New Zealanders needed for two surveys investigating link between COVID-19 and smell loss
New Zealanders who have COVID-19 or are showing symptoms of the virus are being urged to participate in two surveys – a global and national one – that aim to better understand how COVID-19 impacts a patient’s loss of taste and smell.
Recent anecdotal reports suggest one of the earliest signs of COVID-19 is a strongly diminished sense of smell, which then affects taste. This discovery has brought together more than 500 clinicians, neurobiologists, data scientists, cognitive scientists, sensory researchers and technicians from 38 countries to form the Global Consortium for Chemosensory Research (GCCR) to investigate further.
Massey University Fonterra-Riddet Chair of Consumer and Sensory Science Professor Joanne Hort, and Otago University Department of Food Science’s sensory scientist Dr Mei Peng are leading New Zealand’s involvement in the consortium and are urging people to participate.
“There are more than 1000 people who have been diagnosed with, or who have recovered from COVID-19 in New Zealand, which gives us a large number of people to reach. We are asking people to reach out to their families and friends to participate in the surveys, for the global fight against the virus,” says Professor Hort.
The data and insights from participants in New Zealand will contribute to building a global picture of the links between a person’s loss of taste and smell, and the virus. The survey is being translated into 20 languages and the GCCR will use data collected to unravel the extent to which the virus affects our senses.
Professor Hort and Dr Peng are leading the second survey, a further piece of research in New Zealand only, which will delve deeper into the New Zealand COVID-19 cases from the global questionnaire. The additional questions will help uncover whether any reporting of smell-loss is related to an individual’s physical and psychological traits.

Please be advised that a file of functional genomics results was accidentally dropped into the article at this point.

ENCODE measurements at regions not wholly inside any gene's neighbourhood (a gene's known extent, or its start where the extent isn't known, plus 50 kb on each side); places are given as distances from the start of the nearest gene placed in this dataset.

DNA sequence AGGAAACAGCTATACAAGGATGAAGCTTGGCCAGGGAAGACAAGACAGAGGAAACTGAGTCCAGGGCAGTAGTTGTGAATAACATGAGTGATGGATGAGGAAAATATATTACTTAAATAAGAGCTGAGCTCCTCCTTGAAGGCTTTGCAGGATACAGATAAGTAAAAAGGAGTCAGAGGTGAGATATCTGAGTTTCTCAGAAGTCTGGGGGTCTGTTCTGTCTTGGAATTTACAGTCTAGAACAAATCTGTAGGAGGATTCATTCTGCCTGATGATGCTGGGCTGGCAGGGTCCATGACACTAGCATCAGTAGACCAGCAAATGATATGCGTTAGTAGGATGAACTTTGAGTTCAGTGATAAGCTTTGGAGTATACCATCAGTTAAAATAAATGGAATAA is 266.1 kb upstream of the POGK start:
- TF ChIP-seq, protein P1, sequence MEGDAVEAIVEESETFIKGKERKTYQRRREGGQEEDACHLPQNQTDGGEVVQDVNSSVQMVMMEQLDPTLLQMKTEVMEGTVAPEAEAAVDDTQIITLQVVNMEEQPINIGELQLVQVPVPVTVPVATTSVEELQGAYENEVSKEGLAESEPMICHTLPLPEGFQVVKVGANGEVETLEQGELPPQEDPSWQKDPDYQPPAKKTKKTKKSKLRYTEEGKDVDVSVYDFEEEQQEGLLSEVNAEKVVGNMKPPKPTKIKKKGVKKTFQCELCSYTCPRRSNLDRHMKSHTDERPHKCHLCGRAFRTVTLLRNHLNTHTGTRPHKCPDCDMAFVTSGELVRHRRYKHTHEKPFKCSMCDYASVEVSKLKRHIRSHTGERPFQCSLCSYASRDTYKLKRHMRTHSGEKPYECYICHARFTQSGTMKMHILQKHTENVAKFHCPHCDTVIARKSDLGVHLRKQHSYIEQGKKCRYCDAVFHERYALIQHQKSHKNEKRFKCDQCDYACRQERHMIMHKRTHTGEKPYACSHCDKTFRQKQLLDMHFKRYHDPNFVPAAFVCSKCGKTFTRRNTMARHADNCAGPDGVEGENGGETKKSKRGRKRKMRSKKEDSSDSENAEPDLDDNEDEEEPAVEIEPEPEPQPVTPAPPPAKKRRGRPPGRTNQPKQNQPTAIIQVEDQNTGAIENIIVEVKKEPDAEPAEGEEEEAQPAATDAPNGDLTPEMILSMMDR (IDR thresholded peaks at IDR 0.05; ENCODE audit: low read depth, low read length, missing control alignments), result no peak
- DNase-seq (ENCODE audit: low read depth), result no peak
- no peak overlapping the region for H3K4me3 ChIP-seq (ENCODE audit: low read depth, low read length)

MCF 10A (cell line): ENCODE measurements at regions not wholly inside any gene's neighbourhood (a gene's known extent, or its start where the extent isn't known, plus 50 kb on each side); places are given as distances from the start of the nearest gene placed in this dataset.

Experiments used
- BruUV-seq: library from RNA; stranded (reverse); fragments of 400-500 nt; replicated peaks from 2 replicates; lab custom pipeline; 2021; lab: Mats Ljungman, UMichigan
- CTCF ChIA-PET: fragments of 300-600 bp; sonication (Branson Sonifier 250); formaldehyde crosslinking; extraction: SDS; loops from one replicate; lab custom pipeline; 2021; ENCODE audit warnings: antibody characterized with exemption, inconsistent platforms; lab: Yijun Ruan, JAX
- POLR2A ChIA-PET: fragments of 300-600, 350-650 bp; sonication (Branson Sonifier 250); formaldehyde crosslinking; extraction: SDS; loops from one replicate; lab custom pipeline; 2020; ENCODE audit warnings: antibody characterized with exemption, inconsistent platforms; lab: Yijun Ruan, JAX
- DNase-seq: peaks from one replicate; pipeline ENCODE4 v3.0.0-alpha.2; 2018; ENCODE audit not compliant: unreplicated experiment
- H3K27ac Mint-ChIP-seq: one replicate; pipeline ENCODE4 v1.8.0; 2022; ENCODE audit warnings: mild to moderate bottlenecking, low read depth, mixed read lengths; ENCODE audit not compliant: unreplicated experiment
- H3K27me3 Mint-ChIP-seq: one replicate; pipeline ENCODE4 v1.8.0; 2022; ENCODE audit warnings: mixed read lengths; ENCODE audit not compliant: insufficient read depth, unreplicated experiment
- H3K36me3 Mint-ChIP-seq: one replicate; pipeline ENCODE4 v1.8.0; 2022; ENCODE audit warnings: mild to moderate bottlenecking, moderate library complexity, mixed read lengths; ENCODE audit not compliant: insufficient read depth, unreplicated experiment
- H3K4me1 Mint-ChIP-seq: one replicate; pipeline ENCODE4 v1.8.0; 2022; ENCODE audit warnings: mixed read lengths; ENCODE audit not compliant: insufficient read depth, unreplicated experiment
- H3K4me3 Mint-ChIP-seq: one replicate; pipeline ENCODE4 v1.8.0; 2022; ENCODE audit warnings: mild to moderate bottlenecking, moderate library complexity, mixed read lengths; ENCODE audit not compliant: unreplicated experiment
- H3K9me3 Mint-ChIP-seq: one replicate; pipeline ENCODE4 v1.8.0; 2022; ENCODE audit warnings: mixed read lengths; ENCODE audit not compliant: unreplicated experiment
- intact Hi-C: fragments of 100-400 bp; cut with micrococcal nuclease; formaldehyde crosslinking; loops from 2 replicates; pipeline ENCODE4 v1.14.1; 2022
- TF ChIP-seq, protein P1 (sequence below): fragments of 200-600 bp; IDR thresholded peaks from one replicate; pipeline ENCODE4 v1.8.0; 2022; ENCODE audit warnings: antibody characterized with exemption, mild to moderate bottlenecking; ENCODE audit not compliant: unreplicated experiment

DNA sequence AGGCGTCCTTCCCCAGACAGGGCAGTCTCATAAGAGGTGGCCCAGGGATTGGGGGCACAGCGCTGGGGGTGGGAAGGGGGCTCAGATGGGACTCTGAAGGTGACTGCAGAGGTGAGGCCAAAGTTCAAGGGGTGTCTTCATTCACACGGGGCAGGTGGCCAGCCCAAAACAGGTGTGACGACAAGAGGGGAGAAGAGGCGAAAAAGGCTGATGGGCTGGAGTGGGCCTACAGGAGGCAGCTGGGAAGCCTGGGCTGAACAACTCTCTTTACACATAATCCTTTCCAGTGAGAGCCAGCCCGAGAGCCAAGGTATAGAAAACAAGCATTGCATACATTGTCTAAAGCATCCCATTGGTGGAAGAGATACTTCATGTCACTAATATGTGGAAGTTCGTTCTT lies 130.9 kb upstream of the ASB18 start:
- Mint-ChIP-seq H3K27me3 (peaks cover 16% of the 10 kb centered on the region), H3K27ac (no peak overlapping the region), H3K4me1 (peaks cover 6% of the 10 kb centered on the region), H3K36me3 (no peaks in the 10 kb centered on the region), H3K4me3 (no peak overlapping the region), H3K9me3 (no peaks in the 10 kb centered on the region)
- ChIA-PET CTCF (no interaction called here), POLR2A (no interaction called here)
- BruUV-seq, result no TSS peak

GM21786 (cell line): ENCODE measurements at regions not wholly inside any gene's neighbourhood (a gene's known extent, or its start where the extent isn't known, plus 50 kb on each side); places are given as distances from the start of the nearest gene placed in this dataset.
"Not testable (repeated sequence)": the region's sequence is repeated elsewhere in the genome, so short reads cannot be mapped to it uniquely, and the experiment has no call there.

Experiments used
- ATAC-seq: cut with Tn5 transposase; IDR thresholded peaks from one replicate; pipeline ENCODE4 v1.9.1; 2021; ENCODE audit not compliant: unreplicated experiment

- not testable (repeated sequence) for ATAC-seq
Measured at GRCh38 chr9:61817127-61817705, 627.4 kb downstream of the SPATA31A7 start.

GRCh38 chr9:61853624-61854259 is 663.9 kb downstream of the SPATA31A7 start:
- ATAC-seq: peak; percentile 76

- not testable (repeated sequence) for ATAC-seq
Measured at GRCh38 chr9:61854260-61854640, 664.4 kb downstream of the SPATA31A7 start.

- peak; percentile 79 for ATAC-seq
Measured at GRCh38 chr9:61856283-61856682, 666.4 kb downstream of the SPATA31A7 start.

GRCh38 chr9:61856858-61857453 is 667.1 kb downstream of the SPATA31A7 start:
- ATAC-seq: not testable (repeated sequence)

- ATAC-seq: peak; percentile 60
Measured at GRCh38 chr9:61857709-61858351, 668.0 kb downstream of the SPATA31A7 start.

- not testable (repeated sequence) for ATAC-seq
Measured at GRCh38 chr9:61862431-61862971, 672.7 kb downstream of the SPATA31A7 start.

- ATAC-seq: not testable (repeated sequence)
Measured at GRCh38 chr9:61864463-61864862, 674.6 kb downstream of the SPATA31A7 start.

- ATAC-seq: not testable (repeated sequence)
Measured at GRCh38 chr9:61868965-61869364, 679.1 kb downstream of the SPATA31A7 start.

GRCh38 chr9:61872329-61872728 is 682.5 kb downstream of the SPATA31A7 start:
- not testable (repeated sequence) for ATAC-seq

The New Zealand survey asks participants to report their ability to smell common items around the home, including toothpaste, coffee and tea, to understand any effects on people’s sense of smell, and what might be an early sign of infection.
Dr Peng’s research has been focusing on links between human olfaction, brain function and health and she says smell loss is closely related to people’s physical and mental wellbeing. “My team is fortunate to have the specific skills and track-records to help during the challenging months ahead. I want to do something to help and make a difference during this pandemic, and I can do this with my expertise and being involved in this project.”
Professor Hort says being involved in a research project of this size and scale, and the pace in which it has come together, is unlike anything she has been involved in before.
“This is a global crowd-sourced piece of research and to see so many people come together is truly humbling.”
If you are 18 years old or over, have COVID-19, or are showing symptoms, or know of someone else who is, please forward them these surveys:
Professor Joanne Hort: email@example.com
Dr Mei Peng: Mei.firstname.lastname@example.org
The Global Consortium of Chemosensory Researchers (GCCR) leadership team includes:
John Hayes, PhD, Penn State, USA
Thomas Hummel, MD, Technische Universität Dresden, Germany
Chrissi Kelly, Founder, AbScent.org, UK
Steve Munger, PhD, University of Florida, USA
Masha Niv, PhD, The Hebrew University of Jerusalem, Israel
Kathrin Ohla, PhD, Research Center Jülich, Germany
Valentina Parma, PhD, Temple University, USA
Danielle Reed, PhD, Monell Chemical Senses Center, USA
Maria Veldhuizen, PhD, Mersin University, Turkey